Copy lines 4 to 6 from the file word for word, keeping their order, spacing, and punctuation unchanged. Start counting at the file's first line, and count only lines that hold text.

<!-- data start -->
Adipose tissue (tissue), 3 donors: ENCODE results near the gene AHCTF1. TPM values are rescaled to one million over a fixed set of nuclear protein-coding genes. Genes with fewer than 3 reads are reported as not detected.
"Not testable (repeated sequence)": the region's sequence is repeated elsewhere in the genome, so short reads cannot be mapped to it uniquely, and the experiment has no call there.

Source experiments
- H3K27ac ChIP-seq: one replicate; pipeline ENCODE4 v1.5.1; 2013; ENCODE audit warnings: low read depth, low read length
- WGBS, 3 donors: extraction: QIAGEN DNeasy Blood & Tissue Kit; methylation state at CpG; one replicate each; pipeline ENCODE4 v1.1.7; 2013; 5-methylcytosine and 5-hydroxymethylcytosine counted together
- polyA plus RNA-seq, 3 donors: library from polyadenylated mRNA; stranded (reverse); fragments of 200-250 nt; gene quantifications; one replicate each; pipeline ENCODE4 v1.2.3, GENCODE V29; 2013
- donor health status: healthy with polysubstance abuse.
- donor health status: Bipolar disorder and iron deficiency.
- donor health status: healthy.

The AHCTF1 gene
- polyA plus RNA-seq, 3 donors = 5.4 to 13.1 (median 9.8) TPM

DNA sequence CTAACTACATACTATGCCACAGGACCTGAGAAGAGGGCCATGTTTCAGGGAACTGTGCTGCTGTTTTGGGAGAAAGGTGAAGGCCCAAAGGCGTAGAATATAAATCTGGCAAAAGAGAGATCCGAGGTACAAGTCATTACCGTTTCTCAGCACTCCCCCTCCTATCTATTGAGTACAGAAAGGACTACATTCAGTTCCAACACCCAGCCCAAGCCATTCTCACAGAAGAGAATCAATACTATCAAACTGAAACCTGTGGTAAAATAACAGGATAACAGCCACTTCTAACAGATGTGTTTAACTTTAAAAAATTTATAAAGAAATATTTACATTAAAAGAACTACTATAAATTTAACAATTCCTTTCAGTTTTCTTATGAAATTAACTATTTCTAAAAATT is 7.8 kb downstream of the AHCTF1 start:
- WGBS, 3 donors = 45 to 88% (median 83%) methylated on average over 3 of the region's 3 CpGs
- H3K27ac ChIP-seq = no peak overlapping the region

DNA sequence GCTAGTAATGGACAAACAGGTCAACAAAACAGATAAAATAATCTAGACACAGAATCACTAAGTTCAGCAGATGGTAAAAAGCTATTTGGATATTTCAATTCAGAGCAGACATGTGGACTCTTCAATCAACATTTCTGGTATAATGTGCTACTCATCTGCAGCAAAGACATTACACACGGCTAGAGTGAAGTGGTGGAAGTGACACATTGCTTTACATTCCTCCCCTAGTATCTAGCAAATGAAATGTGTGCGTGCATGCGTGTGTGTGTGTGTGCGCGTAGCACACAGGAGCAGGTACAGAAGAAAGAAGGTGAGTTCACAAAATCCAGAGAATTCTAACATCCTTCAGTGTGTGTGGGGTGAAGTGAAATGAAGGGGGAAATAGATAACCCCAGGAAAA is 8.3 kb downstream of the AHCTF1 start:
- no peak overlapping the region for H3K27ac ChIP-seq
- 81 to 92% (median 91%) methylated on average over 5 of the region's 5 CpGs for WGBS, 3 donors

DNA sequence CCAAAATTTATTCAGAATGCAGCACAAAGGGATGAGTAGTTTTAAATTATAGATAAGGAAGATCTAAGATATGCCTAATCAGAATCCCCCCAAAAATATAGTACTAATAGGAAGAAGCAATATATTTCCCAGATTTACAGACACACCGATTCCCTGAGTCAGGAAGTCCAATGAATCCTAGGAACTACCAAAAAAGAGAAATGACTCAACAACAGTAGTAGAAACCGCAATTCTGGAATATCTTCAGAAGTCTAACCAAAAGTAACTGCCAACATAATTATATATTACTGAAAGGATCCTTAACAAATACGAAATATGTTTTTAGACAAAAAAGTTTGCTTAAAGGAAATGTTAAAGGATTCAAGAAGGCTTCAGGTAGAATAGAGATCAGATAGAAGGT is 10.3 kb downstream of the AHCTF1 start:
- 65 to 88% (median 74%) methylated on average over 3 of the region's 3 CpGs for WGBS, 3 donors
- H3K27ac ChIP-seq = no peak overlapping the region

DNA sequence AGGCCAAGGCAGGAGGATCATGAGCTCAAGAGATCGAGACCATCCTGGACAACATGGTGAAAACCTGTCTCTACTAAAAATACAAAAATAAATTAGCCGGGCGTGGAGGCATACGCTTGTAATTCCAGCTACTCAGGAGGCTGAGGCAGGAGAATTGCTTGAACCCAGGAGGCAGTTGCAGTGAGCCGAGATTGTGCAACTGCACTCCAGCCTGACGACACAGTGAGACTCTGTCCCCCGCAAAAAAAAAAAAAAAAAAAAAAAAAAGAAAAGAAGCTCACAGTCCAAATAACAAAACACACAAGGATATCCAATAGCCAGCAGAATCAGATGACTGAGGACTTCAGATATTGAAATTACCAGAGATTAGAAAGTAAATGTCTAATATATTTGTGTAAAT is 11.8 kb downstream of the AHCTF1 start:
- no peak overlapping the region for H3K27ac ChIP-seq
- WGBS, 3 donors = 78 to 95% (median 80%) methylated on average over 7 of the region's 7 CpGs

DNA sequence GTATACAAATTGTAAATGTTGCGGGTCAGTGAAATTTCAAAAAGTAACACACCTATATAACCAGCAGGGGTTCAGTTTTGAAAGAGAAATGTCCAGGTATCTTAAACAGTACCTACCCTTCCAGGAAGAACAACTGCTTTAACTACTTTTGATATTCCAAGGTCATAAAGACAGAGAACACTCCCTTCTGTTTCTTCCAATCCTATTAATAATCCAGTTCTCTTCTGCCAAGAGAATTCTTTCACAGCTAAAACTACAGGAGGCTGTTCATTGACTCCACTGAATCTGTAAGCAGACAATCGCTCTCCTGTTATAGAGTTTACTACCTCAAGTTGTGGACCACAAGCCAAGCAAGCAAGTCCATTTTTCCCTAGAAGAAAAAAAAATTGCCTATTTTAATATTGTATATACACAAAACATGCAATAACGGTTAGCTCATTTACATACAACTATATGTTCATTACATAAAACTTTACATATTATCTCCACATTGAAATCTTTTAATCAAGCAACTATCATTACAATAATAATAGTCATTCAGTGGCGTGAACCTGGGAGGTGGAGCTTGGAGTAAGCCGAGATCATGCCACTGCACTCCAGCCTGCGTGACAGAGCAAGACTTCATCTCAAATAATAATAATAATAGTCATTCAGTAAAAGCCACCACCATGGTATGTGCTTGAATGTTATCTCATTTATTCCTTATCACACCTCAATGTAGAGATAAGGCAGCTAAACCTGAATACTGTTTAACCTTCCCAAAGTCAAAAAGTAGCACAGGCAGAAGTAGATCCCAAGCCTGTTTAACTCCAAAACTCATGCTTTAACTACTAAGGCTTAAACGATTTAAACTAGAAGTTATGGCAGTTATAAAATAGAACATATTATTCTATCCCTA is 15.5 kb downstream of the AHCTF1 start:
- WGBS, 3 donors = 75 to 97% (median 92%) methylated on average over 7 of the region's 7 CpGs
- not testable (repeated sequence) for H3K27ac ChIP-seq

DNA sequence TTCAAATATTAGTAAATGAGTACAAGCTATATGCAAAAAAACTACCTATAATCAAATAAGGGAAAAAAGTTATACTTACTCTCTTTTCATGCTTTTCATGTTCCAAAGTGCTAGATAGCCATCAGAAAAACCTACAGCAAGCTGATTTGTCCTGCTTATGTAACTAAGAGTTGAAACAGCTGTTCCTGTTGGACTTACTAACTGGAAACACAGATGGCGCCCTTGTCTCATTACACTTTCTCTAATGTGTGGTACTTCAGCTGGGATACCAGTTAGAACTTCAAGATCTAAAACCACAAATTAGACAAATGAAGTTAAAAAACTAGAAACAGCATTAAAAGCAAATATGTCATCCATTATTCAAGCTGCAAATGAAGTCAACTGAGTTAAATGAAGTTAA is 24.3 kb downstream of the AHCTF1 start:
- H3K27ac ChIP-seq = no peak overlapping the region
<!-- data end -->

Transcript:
- H3K27ac ChIP-seq: one replicate; pipeline ENCODE4 v1.5.1; 2013; ENCODE audit warnings: low read depth, low read length
- WGBS, 3 donors: extraction: QIAGEN DNeasy Blood & Tissue Kit; methylation state at CpG; one replicate each; pipeline ENCODE4 v1.1.7; 2013; 5-methylcytosine and 5-hydroxymethylcytosine counted together
- polyA plus RNA-seq, 3 donors: library from polyadenylated mRNA; stranded (reverse); fragments of 200-250 nt; gene quantifications; one replicate each; pipeline ENCODE4 v1.2.3, GENCODE V29; 2013